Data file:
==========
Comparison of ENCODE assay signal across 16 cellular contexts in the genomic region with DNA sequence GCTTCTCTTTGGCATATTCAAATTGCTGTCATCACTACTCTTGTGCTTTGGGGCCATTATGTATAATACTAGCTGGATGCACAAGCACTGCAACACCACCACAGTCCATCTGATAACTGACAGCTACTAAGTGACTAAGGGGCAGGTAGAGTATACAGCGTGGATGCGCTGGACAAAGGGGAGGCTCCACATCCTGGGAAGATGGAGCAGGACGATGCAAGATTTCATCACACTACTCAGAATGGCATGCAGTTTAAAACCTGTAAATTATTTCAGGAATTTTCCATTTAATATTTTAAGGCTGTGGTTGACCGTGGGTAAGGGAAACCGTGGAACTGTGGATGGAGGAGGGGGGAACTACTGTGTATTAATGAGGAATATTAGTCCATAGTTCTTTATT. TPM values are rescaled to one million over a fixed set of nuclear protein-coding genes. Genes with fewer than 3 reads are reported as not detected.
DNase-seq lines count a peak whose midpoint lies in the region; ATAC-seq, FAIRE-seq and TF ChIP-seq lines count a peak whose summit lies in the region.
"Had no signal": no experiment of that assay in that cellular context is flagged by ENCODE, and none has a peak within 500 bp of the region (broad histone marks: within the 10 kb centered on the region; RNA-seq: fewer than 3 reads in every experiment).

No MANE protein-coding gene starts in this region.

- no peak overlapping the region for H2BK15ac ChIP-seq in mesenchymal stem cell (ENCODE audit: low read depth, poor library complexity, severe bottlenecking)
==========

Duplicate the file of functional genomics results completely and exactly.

Comparison of ENCODE assay signal across 16 cellular contexts in the genomic region with DNA sequence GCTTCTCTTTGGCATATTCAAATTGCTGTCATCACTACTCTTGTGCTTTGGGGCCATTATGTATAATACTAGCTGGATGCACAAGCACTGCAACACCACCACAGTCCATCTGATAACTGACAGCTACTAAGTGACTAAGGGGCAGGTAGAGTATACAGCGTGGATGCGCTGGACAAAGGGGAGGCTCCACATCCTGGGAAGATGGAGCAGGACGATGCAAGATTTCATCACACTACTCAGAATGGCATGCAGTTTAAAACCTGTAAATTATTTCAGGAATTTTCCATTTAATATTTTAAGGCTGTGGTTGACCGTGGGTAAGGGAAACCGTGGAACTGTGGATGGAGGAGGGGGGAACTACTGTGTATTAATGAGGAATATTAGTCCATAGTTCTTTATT. TPM values are rescaled to one million over a fixed set of nuclear protein-coding genes. Genes with fewer than 3 reads are reported as not detected.
DNase-seq lines count a peak whose midpoint lies in the region; ATAC-seq, FAIRE-seq and TF ChIP-seq lines count a peak whose summit lies in the region.
"Had no signal": no experiment of that assay in that cellular context is flagged by ENCODE, and none has a peak within 500 bp of the region (broad histone marks: within the 10 kb centered on the region; RNA-seq: fewer than 3 reads in every experiment).

No MANE protein-coding gene starts in this region.

- no peak overlapping the region for H2BK15ac ChIP-seq in mesenchymal stem cell (ENCODE audit: low read depth, poor library complexity, severe bottlenecking)